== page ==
‘Don’t Hold Your Breath:’ Australia’s Central Bank Chief Bearish On Libra
The Reserve Bank of Australia (RBA) Chief, Philip Lowe, declared himself to be profoundly skeptical on the impact of Facebook’s new cryptocurrency.
The goal of Libra as a massively adopted digital currency might look good on paper for some, but the regulator doesn’t see it as much of a possibility in the short run.
“There’s a lot of water under the bridge before Facebook’s proposal becomes something we’re using all the time,” Lowe said.
In declarations given during a press conference, Lowe commented that Libra’s outcome is still uncertain. The digital currency proposal is yet to comply with regulatory standards, which is the main concern among regulators at an international scale.
“There are a lot of regulatory issues that need to be addressed and they’ve got to make sure there’s a solid business case,” Lowe said.
The social media platform announcement has already sparked a chain of reactions this week, with distrust being commonplace from regulators and developers alike.
The RBA’s Chief extended his reticence to the use of cryptocurrencies in general, arguing that cryptocurrencies “would not take off” in Australia since the population is already used to digital payments controlled by banks.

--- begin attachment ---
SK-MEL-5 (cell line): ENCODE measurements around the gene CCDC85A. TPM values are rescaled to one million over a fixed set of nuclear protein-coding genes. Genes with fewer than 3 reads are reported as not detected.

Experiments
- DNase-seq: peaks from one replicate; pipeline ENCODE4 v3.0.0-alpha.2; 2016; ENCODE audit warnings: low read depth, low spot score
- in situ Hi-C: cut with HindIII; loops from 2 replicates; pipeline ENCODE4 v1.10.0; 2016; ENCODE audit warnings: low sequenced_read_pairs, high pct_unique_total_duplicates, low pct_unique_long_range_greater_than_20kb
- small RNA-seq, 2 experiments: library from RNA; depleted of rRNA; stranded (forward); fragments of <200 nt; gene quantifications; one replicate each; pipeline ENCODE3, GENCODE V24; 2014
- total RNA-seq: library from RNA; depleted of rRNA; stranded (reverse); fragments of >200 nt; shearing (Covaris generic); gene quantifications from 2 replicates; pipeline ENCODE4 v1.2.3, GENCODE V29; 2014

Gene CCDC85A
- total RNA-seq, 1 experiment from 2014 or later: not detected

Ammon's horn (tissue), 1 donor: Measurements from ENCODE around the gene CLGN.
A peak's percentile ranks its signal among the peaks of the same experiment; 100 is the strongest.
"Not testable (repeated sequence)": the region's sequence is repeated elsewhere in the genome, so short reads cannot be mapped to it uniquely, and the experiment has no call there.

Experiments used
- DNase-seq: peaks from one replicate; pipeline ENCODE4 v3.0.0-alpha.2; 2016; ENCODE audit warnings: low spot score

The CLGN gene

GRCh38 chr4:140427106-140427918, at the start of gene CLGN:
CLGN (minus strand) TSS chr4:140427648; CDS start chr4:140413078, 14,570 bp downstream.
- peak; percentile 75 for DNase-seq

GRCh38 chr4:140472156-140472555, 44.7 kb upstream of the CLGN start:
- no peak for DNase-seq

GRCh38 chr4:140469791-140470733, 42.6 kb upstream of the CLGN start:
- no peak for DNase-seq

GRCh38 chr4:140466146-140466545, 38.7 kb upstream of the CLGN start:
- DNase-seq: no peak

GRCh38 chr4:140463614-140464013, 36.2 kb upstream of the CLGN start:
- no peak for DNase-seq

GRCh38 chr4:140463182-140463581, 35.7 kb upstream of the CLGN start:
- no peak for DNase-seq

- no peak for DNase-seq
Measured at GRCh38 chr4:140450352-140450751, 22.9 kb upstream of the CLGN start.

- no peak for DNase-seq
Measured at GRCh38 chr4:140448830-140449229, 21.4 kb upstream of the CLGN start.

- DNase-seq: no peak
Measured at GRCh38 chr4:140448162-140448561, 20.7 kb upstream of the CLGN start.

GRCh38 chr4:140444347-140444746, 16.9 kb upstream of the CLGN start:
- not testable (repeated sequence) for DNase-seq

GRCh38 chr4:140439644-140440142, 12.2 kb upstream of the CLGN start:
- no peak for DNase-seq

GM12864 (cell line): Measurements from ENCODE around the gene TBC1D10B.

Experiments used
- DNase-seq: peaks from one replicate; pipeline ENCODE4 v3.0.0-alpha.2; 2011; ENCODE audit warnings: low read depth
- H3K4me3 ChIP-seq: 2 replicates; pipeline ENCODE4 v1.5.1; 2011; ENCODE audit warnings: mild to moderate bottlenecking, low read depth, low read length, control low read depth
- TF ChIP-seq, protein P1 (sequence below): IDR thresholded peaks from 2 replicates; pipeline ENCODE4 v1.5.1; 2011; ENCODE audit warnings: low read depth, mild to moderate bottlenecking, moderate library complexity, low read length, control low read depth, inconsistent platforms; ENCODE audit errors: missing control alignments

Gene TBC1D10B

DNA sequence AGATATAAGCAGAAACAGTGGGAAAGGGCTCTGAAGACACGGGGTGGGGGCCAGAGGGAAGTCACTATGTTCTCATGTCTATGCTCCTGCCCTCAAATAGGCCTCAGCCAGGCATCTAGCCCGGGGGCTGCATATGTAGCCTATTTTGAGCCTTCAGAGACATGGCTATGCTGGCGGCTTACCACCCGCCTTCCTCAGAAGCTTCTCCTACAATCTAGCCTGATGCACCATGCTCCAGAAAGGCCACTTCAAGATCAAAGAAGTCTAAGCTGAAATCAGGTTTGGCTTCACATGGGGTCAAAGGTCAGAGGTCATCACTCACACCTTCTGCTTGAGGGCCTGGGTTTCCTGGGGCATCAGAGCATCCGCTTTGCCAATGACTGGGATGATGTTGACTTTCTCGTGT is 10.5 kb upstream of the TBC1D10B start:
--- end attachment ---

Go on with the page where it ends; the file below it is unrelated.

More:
“We already have a very, very efficient electronic payments system that allows anyone of us to make bank payments to another person in five seconds just knowing their mobile phone number,” Lowe said.
On the same note, the RBA also published its views on the future of cryptocurrencies in Australia. Unsurprisingly, its conclusions are not very far from its main representative opinions.
According to the institution, centralized digital payment methods leave no room for massive adoption of cryptocurrencies, stating that the use of this form of money requires a control that many are against.
“Many projects generally come at the cost of making a cryptocurrency more centralized, a feature that may not be attractive to crypto-libertarians and in any case makes them more similar to established payment systems,” the RBA said.